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American classical guitarist, Evan Taucher, was born in 1992 and began studying the classical guitar at age 19. Since then, he has won numerous prizes in national and international competitions and has received worldwide acclaim.Taucher won 8 separate prizes in professional competitions throughout the United States including 1st prizes in the Schubert Club Competition, Appalachian State Guitar Competition, and the SIYAO instrumental competition where he competed against all i... (more)
Evan currently offers 30 guitar lessons at JamPlay, with 30 intermediate lessons.
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In the classical guitar world, there seems to be a lot outdated instructional advice. And while this type of information can be helpful for some, the road to technical and music fluency can be traveled much quicker when you are supplied with modern technical ideas combined with scientific thought.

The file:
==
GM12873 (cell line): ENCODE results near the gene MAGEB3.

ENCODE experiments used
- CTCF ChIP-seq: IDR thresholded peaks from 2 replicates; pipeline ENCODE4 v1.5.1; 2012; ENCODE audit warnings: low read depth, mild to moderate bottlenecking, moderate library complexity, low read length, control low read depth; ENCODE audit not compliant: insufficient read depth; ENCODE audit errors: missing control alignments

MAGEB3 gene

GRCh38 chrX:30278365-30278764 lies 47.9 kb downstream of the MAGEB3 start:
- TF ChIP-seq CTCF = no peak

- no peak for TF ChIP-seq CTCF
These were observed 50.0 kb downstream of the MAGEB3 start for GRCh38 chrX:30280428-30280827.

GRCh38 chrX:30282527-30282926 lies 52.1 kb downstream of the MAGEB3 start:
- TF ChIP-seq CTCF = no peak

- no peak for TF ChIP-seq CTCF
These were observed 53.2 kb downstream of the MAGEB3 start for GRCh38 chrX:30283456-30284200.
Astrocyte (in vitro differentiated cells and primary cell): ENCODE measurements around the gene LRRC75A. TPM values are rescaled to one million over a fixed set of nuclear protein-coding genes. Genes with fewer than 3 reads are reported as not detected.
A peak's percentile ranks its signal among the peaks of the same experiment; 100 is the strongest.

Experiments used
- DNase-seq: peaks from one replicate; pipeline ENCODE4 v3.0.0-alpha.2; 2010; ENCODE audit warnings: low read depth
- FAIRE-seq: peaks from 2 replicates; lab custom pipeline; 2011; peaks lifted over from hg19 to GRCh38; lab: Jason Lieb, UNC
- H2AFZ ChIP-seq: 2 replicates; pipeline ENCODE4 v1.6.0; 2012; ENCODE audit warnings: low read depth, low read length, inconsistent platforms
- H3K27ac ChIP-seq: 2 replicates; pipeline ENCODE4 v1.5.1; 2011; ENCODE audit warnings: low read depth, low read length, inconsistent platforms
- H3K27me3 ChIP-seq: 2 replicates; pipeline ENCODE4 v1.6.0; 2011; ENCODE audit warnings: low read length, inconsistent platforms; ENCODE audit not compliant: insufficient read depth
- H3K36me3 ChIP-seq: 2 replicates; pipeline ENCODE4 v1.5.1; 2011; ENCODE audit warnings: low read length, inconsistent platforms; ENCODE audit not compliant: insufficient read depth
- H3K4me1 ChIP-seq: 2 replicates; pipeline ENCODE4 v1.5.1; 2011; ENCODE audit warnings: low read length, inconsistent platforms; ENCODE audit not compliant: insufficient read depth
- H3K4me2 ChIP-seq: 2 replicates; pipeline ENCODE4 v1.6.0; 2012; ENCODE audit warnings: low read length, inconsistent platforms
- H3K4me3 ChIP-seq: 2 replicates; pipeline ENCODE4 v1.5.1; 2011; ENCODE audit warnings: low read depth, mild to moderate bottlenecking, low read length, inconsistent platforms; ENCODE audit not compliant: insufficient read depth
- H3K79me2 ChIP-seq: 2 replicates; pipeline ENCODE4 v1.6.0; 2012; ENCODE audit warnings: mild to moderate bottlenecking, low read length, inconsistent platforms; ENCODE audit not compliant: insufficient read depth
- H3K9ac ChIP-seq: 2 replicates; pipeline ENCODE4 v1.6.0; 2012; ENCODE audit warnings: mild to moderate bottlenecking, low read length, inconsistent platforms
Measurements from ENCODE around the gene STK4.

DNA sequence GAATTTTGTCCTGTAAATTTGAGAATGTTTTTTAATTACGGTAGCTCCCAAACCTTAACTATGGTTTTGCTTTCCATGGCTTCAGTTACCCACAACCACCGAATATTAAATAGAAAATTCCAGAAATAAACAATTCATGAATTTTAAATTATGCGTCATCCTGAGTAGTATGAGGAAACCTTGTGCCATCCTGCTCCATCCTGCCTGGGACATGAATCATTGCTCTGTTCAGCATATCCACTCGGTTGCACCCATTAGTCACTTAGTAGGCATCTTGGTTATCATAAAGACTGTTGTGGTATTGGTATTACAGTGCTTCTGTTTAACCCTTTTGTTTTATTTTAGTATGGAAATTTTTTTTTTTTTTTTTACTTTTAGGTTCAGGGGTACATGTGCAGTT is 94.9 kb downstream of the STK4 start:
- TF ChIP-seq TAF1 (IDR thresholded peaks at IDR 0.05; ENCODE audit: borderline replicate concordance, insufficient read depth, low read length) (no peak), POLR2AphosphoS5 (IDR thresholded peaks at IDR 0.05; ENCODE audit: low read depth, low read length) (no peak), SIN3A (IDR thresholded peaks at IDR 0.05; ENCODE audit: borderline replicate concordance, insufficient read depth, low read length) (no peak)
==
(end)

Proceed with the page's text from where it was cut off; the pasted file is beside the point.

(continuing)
In the classical guitar world, there seems to be a lot outdated instructional advice. And while this type of information can be helpful for some, the road to technical and music fluency can be traveled much quicker when you are supplied with modern technical ideas combined with scientific thought. Evan Taucher introduces us to to some of the tools he'll be using in his course that helped him build his chops from the ground up.
Before we play any notes, let's get back to the basics of just sitting with the guitar and exploring proper body alignment. While it's tempting to skip this section, it's important to know that even Evan revisits these concepts periodically throughout his career, and it almost always results in a breakthrough after reconsidering this information!
Aligning your right hand might be the most important part of setting up your playing position when starting classical guitar, especially if you’re coming from playing another style of guitar playing. Preparing your fingers is essential to making sure you develop a consistent and accurate movement and sound on the guitar.